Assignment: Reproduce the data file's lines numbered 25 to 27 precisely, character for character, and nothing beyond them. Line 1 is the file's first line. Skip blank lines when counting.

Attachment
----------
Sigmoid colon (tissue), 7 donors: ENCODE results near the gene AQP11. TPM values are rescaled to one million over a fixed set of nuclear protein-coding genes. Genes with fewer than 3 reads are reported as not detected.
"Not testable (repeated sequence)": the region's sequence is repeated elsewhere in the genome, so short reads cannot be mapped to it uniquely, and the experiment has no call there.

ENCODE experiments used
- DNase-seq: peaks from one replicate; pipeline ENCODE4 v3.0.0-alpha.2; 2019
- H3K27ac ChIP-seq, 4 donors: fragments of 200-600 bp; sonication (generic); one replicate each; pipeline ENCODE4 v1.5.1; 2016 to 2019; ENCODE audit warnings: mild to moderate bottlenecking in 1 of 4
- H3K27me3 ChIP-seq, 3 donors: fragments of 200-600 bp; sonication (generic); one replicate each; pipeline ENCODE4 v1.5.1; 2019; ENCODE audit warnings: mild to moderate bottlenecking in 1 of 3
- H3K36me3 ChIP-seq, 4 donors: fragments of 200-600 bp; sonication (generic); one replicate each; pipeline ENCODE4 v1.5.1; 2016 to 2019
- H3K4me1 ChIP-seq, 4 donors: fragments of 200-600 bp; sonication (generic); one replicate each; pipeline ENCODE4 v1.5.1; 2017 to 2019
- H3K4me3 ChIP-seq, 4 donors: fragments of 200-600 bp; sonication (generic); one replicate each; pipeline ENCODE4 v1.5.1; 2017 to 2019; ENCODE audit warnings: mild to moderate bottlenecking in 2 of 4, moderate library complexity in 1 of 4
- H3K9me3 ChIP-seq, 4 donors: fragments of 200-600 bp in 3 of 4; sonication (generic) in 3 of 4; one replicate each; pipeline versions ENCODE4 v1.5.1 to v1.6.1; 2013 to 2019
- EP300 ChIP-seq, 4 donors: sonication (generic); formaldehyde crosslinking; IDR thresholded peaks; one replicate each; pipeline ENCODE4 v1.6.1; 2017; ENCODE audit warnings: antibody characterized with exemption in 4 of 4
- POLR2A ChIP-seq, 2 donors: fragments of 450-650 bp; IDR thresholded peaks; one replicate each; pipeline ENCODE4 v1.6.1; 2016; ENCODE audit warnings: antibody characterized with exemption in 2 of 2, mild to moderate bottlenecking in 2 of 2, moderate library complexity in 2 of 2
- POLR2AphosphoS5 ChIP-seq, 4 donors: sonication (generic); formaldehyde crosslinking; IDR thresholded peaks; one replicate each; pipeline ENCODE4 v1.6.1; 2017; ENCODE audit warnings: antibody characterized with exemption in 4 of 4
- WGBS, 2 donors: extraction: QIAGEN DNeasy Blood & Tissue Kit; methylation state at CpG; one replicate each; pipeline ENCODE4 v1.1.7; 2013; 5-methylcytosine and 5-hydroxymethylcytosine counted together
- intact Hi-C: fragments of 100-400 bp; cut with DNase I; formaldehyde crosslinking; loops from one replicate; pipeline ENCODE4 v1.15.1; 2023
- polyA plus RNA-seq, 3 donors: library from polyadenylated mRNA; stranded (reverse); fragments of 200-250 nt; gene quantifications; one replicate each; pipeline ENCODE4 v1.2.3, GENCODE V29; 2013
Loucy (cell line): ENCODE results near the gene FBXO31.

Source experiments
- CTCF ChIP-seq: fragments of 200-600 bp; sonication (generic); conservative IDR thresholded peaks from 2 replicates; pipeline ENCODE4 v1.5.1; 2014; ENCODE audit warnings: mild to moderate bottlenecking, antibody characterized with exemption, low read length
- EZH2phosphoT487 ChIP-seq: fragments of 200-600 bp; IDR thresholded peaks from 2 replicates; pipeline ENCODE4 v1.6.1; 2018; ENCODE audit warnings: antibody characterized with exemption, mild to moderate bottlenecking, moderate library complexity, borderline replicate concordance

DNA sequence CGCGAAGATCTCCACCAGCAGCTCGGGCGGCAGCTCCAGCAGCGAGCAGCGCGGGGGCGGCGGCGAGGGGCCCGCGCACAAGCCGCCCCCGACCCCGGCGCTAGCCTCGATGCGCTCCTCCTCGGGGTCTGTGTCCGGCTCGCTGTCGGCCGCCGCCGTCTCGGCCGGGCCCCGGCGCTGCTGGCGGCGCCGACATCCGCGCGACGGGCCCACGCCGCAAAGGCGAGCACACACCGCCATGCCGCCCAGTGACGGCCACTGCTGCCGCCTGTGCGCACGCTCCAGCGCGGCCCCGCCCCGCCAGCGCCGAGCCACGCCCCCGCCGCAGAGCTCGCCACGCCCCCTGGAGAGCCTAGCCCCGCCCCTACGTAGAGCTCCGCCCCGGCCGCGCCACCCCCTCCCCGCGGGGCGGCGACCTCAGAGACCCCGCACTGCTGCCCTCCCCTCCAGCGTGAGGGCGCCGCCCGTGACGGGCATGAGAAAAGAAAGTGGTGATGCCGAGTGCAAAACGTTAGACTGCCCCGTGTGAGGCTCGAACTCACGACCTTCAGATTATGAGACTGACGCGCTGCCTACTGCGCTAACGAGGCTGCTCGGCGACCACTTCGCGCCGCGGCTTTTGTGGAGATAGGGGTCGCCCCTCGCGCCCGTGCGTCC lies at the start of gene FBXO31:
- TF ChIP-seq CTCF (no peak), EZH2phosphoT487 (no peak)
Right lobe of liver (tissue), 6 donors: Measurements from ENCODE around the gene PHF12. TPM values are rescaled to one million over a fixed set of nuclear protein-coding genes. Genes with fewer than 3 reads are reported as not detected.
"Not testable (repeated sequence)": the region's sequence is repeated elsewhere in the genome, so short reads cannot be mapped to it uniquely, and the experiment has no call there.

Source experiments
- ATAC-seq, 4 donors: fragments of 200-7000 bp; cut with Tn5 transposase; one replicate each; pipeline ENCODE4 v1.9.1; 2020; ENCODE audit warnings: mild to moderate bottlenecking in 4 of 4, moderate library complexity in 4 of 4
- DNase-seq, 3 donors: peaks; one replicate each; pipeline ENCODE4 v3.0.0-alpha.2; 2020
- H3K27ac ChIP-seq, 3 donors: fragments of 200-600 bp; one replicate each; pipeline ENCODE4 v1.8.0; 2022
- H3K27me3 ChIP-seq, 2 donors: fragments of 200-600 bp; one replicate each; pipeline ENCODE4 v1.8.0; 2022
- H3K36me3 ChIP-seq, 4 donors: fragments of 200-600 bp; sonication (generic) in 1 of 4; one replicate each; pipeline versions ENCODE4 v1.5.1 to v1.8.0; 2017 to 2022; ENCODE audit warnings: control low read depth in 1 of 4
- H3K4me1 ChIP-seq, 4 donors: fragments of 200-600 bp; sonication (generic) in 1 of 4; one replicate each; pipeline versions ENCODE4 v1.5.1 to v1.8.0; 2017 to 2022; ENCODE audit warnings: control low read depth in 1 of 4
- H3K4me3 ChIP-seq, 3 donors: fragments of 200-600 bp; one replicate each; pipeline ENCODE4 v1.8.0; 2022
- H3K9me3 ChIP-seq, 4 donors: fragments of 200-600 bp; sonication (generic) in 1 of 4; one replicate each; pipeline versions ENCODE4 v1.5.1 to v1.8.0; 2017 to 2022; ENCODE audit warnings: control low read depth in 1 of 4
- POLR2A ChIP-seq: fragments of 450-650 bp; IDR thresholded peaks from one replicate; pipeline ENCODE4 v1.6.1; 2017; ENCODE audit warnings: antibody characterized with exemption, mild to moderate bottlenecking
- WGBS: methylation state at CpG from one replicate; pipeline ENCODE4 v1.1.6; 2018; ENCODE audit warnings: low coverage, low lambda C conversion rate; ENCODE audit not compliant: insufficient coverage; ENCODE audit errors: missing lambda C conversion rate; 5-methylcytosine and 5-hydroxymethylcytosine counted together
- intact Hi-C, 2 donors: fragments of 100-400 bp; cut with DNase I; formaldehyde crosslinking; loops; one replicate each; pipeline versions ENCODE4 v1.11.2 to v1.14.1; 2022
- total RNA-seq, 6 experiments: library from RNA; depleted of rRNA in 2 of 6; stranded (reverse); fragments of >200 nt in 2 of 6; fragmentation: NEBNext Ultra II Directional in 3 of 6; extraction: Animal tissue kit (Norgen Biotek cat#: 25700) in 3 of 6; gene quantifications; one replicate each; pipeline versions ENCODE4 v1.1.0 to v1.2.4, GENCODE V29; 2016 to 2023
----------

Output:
Source experiments
- ATAC-seq, 4 donors: fragments of 200-7000 bp; cut with Tn5 transposase; one replicate each; pipeline ENCODE4 v1.9.1; 2020; ENCODE audit warnings: mild to moderate bottlenecking in 4 of 4, moderate library complexity in 4 of 4
- DNase-seq, 3 donors: peaks; one replicate each; pipeline ENCODE4 v3.0.0-alpha.2; 2020